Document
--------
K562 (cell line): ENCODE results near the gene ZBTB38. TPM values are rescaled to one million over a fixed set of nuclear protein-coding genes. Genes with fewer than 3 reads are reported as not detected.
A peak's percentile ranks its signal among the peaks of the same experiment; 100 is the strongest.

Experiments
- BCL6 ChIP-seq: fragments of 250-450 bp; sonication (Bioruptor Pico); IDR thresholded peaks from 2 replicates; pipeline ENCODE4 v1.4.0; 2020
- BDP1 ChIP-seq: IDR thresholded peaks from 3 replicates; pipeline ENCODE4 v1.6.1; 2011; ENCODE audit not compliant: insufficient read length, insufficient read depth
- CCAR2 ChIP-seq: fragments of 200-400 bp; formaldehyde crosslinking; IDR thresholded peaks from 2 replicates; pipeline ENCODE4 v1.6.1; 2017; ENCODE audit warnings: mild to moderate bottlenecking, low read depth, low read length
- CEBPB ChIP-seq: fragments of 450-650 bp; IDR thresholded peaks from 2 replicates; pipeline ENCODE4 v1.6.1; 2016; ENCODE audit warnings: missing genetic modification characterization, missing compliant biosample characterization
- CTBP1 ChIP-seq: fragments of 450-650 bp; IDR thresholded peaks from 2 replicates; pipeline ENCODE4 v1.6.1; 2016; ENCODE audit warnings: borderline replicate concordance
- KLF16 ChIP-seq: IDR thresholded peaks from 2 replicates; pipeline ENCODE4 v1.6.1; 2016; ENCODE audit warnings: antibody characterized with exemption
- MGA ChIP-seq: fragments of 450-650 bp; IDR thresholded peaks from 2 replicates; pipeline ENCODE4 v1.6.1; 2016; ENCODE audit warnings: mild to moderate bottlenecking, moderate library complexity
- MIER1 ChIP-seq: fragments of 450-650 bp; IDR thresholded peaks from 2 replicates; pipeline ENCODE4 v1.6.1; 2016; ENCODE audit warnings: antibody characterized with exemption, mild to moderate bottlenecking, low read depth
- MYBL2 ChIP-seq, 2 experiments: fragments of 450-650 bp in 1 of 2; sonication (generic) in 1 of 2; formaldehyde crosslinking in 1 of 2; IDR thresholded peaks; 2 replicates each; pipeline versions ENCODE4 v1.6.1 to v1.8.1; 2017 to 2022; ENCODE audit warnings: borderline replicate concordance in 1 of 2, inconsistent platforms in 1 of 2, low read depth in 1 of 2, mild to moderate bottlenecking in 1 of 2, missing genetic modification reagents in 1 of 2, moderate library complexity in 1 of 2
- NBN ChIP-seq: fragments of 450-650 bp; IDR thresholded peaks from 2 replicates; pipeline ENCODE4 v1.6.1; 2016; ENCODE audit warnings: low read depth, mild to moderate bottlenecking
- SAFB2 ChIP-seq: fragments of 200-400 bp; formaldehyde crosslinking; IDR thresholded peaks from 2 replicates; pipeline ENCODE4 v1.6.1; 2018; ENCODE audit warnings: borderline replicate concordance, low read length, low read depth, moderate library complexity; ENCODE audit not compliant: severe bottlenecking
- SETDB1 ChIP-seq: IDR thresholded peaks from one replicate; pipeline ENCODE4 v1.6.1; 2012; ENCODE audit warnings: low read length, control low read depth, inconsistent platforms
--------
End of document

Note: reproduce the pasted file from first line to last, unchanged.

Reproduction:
K562 (cell line): ENCODE results near the gene ZBTB38. TPM values are rescaled to one million over a fixed set of nuclear protein-coding genes. Genes with fewer than 3 reads are reported as not detected.
A peak's percentile ranks its signal among the peaks of the same experiment; 100 is the strongest.

Experiments
- BCL6 ChIP-seq: fragments of 250-450 bp; sonication (Bioruptor Pico); IDR thresholded peaks from 2 replicates; pipeline ENCODE4 v1.4.0; 2020
- BDP1 ChIP-seq: IDR thresholded peaks from 3 replicates; pipeline ENCODE4 v1.6.1; 2011; ENCODE audit not compliant: insufficient read length, insufficient read depth
- CCAR2 ChIP-seq: fragments of 200-400 bp; formaldehyde crosslinking; IDR thresholded peaks from 2 replicates; pipeline ENCODE4 v1.6.1; 2017; ENCODE audit warnings: mild to moderate bottlenecking, low read depth, low read length
- CEBPB ChIP-seq: fragments of 450-650 bp; IDR thresholded peaks from 2 replicates; pipeline ENCODE4 v1.6.1; 2016; ENCODE audit warnings: missing genetic modification characterization, missing compliant biosample characterization
- CTBP1 ChIP-seq: fragments of 450-650 bp; IDR thresholded peaks from 2 replicates; pipeline ENCODE4 v1.6.1; 2016; ENCODE audit warnings: borderline replicate concordance
- KLF16 ChIP-seq: IDR thresholded peaks from 2 replicates; pipeline ENCODE4 v1.6.1; 2016; ENCODE audit warnings: antibody characterized with exemption
- MGA ChIP-seq: fragments of 450-650 bp; IDR thresholded peaks from 2 replicates; pipeline ENCODE4 v1.6.1; 2016; ENCODE audit warnings: mild to moderate bottlenecking, moderate library complexity
- MIER1 ChIP-seq: fragments of 450-650 bp; IDR thresholded peaks from 2 replicates; pipeline ENCODE4 v1.6.1; 2016; ENCODE audit warnings: antibody characterized with exemption, mild to moderate bottlenecking, low read depth
- MYBL2 ChIP-seq, 2 experiments: fragments of 450-650 bp in 1 of 2; sonication (generic) in 1 of 2; formaldehyde crosslinking in 1 of 2; IDR thresholded peaks; 2 replicates each; pipeline versions ENCODE4 v1.6.1 to v1.8.1; 2017 to 2022; ENCODE audit warnings: borderline replicate concordance in 1 of 2, inconsistent platforms in 1 of 2, low read depth in 1 of 2, mild to moderate bottlenecking in 1 of 2, missing genetic modification reagents in 1 of 2, moderate library complexity in 1 of 2
- NBN ChIP-seq: fragments of 450-650 bp; IDR thresholded peaks from 2 replicates; pipeline ENCODE4 v1.6.1; 2016; ENCODE audit warnings: low read depth, mild to moderate bottlenecking
- SAFB2 ChIP-seq: fragments of 200-400 bp; formaldehyde crosslinking; IDR thresholded peaks from 2 replicates; pipeline ENCODE4 v1.6.1; 2018; ENCODE audit warnings: borderline replicate concordance, low read length, low read depth, moderate library complexity; ENCODE audit not compliant: severe bottlenecking
- SETDB1 ChIP-seq: IDR thresholded peaks from one replicate; pipeline ENCODE4 v1.6.1; 2012; ENCODE audit warnings: low read length, control low read depth, inconsistent platforms